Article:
In his book Ultimate Guide to Pay-Per-Click Advertising, internet marketing expert Richard Stokes helps you master advanced search engine strategies from top search engine marketers to increase your sales. In this edited excerpt, the author outlines the key information you need to track in order to measure the effectiveness of your pay-per-click ad campaigns.

You wouldn't run your business without occasionally looking at your income statement and balance sheet, would you? Yet you'd be surprised at how many small-business advertisers rarely take more than a casual look at their online advertising campaigns.

Knowing your overall campaign data will help you answer questions like:

  • What's a reasonable clickthrough rate to expect for my ads?
  • Am I spending too much (or too little) on advertising this month?
  • How much revenue could I earn each month from my paid search campaign?
  • Is my advertising for this particular keyword hurting or helping me?

There's no way to answer these questions without having a working knowledge of how your campaign has performed in the past. Without it, you'll never be able to make informed decisions about your campaign. With it, your eyes will open to problems and opportunities that were invisible before.

Here are the key statistics to watch:

  • Your average daily and monthly campaign spend
  • Your average impression share and coverage, i.e., the percentage of search engine users who are seeing your ads (also known as reach)
  • The number of visitors (clicks) you typically receive on both a daily and monthly basis
  • Your average clickthrough rate, or CTR, meaning the percentage of people who see your ads and actually click them
  • Your average conversion rate, or the percentage of visitors to your site who buy from you
  • Your spend relative to your competitors' (optional, but highly recommended)

The two most important statistics you need to track are your daily and monthly campaign spend. This will help you answer questions such as:

  • Are you spending $10 a day or $100?
  • How has your campaign spend changed over the past month?
  • What does a normal month look like?

Start by looking at your absolute dollar spend every day (or try to). If you don't do this, you may be in for some rude surprises when a keyword gets way more clicks than you were expecting and your campaign spend goes through the roof.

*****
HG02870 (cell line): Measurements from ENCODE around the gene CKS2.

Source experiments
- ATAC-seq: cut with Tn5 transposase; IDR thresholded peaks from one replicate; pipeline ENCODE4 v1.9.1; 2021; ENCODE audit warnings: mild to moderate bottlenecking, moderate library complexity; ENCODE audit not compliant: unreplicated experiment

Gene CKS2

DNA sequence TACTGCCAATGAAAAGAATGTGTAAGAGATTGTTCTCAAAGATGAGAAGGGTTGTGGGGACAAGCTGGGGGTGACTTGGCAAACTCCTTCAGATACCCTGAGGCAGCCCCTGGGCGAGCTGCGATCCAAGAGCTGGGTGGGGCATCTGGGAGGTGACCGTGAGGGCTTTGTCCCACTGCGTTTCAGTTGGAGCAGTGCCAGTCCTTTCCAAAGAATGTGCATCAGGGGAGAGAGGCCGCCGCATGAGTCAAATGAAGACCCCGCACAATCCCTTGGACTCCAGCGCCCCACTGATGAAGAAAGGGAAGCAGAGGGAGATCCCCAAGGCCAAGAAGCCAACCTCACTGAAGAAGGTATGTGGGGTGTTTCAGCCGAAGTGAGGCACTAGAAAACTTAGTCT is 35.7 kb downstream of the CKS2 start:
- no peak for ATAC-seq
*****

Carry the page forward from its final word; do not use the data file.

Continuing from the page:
It's also a good idea to maintain a trending chart to help you distinguish between normal daily fluctuations and abnormal ones.  With it, you can see that when costs are highest and when they trend down. A chart can also tells your what's perfectly normal for daily cost fluctuations. Anything outside of the normal range should set off the alarm bells.

The next two statistics to track are coverage and impression share. Impression share is the percentage of the available search impressions in which your ads appear across all your keywords. Coverage is similar, except that it doesn't take traffic into account and can be used on individual keywords. These metrics tell you how much traffic you're leaving on the table.

Impression share is a nice-to-have, but coverage is indispensable because it tells you exactly where the problems lie by revealing places where your quality score lags behind your close competitors.

You'll also want to track both the daily and monthly clicks you're receiving from your pay-per-click campaigns. As with campaign costs, you need to be able to distinguish between normal daily fluctuations and trends either up or down.

Having charts of your costs and clicks is helpful, but it doesn't give you the whole picture. It's very easy to miss important changes in your campaign if you try to eyeball the charts against one another. For this reason, we also want to track the average daily clickthrough rate. By knowing what is normal and what is not, you'll be able to see when something may possibly be wrong with your campaign and dig deeper to find the cause.

The final one of our must-have statistics is our average website conversion rate. If your website pulled in twice the revenue this month than last, you might just pat yourself on the back and move on. Before you do, though, be sure to check out the average conversion rate. If it lags behind your sales, you may be missing out on something big.

The last metric is competitors' spend. Dramatic changes in your competitors' spend often provide valuable insights into their businesses. For instance, if you see a long-time competitor increase their bids, it's often a sign that something is working. Check their landing pages for new products, feature improvements, or even new layouts and copy.

On the other hand, if a competitor's bids and/or budget drop, it's often a sign that something isn't working. Aside from the strategic advantage this data gives you, it's also very handy for benchmarking your own campaign spend and traffic versus that of your competitors. This helps ensure you can at least achieve parity with your rivals.